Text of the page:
1. Limited time only! Sign up for a free 30min personal tutor trial with Chegg Tutors
    Dismiss Notice
Dismiss Notice
Join Physics Forums Today!
The friendliest, high quality science and math community on the planet! Everyone who loves science is here!

Magnitude and direction of an electric field outside of a plate?

  1. Sep 26, 2013 #1
    1. The problem statement, all variables and given/known data

    A circular metal plate of radius 0.2 m has 1010 excess electrons uniformly distributed over its surfaces. What is the magnitude and direction of the field just outside the plate near its center?

    2. Relevant equations
    E = kQ/r2



    3. The attempt at a solution

    Starting with E = kQ/r2,

    I solved for Q: (1010) (1.60 x 10-9 C)

    = 16 C

    Plugging into the equation for E:

    E = (16 C) (9.0 x 109 N m2/C2) / (.02 m)2

    I end up with a really high value of 3.6 x 1012 N/C.

    However, I know this is wrong because I should end up with a value of around 720. What am I doing wrong?

    For direction, I know the electron will move towards the plate.
     
    Last edited: Sep 26, 2013
  2. jcsd
  3. Sep 26, 2013 #2
    I like gauss law better.:biggrin:

    Charge of electron is 1.6x10-19

    It is because you are assuming all charge to be at the same place. In this case you will either need to integrate (long and tedious) or use gauss' law.
     
  4. Sep 26, 2013 #3

    rude man

    User Avatar
    Homework Helper
    Gold Member

    Compute the surface charge density σ. Then, if you don't know the formula for the E field just outside the plate, set up a gaussian surface, say a right circular cylinder, with one end-surface inside the plate and the other just outside. Then compute net flux leaving the surfaces. Remember to make the height of the cylinder very short. EDIT: also the area of the end sections.
     
    Last edited: Sep 26, 2013
  5. Sep 26, 2013 #4
    Ok so Gauss's Law is:

    E = 2pikσ

    Q = (1010) (1.6 x 10-19) C

    Q = 1.6 x 10-9 C

    σ = Q/A = 1.6 x 10-9 C/pi (.02)2 = 2.04 x 10-13 C/m2

    E = 2pi (9.0 x 109 N m2/C2) (2.04 x 10-13 C/m2)

    E = .011

    I'm still not sure where I'm going wrong with this..
     
  6. Sep 26, 2013 #5
    What is the total surface area of the plate?
    And Gauss' law does not look like what you wrote. What is k?
     
  7. Sep 26, 2013 #6
    Actually
    ##\int E.ds=\frac{q}{ε_{o}}##
    ##E.A=\frac{q}{ε_{o}}##
    ##E=\frac {σ}{ε_{o}}## As field is perpendicular to the face of cylinder.
    ##E=\frac{σ}{1/4 \pi k}##
    ##E=4 \pi \sigma k##
     
  8. Sep 26, 2013 #7
    Oh whoops, ok, I see I wrote the expression for a conductor, sorry about that! Gauss's Law is otherwise expressed as:

    ∅E = Q /ε0

    Total surface area of the plate, isn't it A = pi*r2?

    So finding Q again:

    Q = (1010) (1.6 x 10-19 C) = 1.6 x 10-9 C



    ∅E = (1.6 x 10-9 C) / (8.85 x 10-12 F m-1) = 181?

    The final answer should be 720. I'm not sure if I'm missing something to this problem...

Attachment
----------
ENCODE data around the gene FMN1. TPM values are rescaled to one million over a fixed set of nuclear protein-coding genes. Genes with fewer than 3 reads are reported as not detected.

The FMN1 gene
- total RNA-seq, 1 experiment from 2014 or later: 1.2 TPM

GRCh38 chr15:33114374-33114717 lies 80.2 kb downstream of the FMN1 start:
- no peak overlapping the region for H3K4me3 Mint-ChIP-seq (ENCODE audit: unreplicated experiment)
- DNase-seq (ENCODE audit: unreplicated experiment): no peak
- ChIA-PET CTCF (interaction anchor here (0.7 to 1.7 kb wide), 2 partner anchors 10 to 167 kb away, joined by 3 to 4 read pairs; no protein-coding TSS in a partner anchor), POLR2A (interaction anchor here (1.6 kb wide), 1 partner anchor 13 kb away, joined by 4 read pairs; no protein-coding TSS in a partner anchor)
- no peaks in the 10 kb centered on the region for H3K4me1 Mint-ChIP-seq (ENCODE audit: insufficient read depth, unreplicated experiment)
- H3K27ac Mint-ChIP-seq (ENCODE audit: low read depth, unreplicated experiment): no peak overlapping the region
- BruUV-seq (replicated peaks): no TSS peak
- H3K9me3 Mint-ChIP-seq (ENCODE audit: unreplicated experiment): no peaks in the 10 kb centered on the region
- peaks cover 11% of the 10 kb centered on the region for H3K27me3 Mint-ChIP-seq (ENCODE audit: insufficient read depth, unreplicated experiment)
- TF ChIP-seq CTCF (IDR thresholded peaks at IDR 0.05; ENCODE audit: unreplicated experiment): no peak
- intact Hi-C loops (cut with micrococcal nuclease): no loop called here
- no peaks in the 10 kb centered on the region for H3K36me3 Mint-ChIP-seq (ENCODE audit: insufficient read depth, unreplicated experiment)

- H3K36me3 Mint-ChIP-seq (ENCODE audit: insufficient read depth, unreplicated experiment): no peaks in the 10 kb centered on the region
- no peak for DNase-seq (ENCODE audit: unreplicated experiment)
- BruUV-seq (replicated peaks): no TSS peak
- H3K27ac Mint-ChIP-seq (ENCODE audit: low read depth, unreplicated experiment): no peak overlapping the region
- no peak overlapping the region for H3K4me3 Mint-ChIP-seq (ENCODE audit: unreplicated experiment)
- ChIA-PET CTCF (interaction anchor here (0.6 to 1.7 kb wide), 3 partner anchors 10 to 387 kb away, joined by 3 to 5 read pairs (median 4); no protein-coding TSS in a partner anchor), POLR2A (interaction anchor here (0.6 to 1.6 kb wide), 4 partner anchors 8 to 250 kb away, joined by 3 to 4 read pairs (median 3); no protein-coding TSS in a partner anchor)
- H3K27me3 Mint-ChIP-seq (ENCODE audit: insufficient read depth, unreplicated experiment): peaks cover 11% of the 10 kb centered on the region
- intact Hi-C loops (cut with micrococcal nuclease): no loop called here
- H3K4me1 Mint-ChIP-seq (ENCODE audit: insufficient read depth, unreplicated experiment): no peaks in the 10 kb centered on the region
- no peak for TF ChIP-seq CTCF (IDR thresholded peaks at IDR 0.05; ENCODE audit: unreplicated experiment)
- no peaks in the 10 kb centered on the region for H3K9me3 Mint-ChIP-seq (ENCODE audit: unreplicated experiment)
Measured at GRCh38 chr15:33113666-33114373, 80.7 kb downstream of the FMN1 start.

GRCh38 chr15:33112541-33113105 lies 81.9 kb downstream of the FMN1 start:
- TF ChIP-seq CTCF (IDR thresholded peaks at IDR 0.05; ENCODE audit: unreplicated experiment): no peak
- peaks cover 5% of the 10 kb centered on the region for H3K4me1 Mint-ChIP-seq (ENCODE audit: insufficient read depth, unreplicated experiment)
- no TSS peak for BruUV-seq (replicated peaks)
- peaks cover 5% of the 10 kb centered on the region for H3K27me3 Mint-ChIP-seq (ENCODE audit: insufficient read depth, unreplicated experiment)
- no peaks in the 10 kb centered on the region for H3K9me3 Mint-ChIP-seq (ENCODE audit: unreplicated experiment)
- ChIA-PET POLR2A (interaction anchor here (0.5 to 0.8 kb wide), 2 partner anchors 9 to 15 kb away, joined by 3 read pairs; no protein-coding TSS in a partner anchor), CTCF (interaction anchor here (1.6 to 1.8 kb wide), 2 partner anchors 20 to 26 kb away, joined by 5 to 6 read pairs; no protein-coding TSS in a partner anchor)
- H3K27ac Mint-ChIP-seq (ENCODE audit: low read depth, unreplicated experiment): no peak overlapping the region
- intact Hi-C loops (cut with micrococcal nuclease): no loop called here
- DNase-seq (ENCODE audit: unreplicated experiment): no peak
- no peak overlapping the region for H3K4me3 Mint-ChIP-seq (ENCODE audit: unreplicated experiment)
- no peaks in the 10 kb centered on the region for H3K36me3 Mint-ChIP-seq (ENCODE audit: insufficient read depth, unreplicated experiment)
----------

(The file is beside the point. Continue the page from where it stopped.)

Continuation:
Last edited: Sep 26, 2013
  9. Sep 26, 2013 #8
    Lets begin at the beginning. What is your Gaussian surface?
     
  10. Sep 26, 2013 #9
    Ok so for a circular plate, will my Gaussian surface be:

    E =4pi*r2?
     
  11. Sep 26, 2013 #10
    That is the equation for a gaussian surface (what gaussian surface I have no idea). Gaussian surface is a 3D closed figure.
    See post #3 by rude man.
     
  12. Sep 26, 2013 #11
    I'm not finding much on how to compute finding a value for the Gaussian surface of a circular plate though. Unless I need to integrate the area of A for what a circular plate would normally be? i.e. A of a circle = TTr2?
     
  13. Sep 26, 2013 #12
    Okay, lets take RM's gaussian surface.
    Let the radius of cylinder be r and height be h.
    Now this cylinder will enclose how much charge?
     
  14. Sep 26, 2013 #13
    So for a cylinder:

    Won't we have, E = kQ/r-h, so to solve for Q, we'd end up with an equation of:

    E(r-h)/k = Q

    Is this correct? Am I thinking about this right?
     
  15. Sep 26, 2013 #14
    Noooo....
    Lets put that equation aside for this sum.
    What is the charge in the cylinder?
    You have the charge of the disc and its area (remember a disc has 2 sides) So find the surface charge density and multiply it with area of the disc our gaussian surface i.e.. cylinder encloses.
     
  16. Sep 26, 2013 #15
    Sorry, its getting a bit late here. I am off to :zzz:
    For your problem:
    After you have got the charge enclosed, just use the Gauss's law expression. Note that you only need the area of the top face of the cylinder, as h and r are very small, we can assume E to be perpendicular to that face.
    :wink:
     
Know someone interested in this topic? Share this thread via Reddit, Google+, Twitter, or Facebook

Have something to add?
Draft saved Draft deleted



Similar Discussions: Magnitude and direction of an electric field outside of a plate?
Loading...